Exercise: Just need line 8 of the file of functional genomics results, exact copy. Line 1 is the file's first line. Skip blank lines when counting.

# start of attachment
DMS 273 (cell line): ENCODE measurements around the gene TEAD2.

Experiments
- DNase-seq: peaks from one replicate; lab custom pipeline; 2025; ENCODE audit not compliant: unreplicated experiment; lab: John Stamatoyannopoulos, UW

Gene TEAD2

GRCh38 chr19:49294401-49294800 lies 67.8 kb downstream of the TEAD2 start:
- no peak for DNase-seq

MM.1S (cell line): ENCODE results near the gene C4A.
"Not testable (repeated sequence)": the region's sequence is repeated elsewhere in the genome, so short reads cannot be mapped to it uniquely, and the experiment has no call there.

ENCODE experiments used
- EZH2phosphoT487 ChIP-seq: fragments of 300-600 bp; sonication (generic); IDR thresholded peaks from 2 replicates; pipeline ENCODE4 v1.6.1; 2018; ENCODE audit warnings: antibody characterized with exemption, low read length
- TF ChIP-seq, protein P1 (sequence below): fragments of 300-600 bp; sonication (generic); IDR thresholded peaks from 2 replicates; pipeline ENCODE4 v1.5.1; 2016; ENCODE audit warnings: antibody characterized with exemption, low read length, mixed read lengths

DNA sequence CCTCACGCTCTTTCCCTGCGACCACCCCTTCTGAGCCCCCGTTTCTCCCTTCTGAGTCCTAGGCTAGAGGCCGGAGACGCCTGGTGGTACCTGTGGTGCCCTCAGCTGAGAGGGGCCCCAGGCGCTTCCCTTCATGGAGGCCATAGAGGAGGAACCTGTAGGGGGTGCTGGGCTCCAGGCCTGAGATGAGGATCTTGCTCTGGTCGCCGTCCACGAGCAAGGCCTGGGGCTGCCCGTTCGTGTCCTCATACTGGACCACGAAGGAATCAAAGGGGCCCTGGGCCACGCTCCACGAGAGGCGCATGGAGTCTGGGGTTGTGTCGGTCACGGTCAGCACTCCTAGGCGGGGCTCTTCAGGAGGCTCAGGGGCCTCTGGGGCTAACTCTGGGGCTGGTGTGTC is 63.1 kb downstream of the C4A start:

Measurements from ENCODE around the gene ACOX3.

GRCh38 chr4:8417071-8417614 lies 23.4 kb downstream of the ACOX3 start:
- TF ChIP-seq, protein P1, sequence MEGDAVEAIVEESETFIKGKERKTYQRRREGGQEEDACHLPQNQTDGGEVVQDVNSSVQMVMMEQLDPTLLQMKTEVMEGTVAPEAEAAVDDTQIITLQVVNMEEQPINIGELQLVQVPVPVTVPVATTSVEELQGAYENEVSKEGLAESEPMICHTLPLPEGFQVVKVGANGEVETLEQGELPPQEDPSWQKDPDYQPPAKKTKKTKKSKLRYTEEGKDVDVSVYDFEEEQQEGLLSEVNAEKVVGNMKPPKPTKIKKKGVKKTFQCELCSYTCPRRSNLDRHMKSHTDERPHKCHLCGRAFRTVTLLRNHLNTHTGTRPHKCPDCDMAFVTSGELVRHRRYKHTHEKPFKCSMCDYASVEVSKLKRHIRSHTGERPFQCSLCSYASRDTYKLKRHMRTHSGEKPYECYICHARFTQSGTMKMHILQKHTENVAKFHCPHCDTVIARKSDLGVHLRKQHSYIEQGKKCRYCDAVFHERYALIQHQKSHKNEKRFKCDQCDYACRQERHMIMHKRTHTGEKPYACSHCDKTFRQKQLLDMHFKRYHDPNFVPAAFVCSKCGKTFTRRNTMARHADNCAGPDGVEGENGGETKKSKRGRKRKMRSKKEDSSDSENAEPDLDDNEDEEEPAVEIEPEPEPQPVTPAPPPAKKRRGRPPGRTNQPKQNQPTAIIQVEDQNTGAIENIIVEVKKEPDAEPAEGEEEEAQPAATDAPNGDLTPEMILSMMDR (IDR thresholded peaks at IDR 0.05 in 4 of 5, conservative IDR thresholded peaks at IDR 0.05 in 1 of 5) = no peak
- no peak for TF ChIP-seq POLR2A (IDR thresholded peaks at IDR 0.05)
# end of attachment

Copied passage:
"Not testable (repeated sequence)": the region's sequence is repeated elsewhere in the genome, so short reads cannot be mapped to it uniquely, and the experiment has no call there.